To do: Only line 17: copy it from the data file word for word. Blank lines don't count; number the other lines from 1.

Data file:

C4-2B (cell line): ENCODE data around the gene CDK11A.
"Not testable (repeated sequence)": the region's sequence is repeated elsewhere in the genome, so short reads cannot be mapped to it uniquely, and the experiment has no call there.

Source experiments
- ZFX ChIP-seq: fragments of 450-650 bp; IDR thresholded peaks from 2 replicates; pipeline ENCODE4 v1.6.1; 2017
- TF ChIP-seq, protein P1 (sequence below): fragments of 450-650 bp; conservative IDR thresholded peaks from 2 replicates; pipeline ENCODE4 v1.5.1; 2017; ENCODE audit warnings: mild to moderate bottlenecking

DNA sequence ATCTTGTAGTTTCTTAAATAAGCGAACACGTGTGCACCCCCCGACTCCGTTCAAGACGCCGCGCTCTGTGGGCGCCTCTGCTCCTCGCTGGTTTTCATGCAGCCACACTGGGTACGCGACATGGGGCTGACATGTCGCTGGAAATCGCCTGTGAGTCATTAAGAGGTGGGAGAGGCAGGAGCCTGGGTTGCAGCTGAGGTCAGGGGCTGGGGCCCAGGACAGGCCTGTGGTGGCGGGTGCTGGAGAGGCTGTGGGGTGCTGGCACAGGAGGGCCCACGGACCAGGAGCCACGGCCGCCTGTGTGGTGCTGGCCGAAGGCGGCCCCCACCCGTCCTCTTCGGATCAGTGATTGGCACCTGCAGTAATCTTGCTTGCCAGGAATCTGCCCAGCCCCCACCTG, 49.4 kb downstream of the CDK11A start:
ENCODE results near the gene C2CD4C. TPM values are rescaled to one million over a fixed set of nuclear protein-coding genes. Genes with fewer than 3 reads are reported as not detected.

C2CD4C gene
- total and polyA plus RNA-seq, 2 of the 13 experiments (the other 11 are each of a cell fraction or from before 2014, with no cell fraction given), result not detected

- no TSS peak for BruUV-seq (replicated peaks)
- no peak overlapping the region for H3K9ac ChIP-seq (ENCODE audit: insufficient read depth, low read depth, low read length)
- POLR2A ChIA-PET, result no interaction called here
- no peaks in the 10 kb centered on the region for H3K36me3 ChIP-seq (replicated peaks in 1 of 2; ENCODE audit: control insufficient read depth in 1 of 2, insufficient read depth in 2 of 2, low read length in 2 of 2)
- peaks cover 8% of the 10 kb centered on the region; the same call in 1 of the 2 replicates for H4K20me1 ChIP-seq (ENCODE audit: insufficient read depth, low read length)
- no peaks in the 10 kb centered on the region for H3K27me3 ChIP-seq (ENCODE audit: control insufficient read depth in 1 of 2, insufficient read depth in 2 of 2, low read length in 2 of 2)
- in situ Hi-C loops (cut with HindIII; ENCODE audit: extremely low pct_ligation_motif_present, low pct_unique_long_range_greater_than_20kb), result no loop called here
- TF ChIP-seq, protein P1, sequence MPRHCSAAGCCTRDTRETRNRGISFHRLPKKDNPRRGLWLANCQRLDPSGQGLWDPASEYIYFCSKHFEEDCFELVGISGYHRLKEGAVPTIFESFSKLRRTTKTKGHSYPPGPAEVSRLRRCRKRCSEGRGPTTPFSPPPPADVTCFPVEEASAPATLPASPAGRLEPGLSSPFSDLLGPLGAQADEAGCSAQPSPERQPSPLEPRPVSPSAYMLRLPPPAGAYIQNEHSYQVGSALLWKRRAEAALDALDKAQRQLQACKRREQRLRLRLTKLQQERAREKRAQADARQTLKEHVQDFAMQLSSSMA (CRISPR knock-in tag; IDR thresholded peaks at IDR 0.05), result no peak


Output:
- TF ChIP-seq, protein P1, sequence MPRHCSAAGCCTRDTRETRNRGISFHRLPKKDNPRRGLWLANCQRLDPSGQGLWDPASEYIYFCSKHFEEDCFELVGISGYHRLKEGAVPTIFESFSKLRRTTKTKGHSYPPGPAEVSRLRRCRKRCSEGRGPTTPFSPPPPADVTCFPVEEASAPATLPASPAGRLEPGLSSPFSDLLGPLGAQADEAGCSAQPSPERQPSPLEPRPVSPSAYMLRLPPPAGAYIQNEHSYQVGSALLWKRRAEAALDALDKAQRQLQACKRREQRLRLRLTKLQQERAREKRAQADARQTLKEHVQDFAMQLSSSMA (CRISPR knock-in tag; IDR thresholded peaks at IDR 0.05), result no peak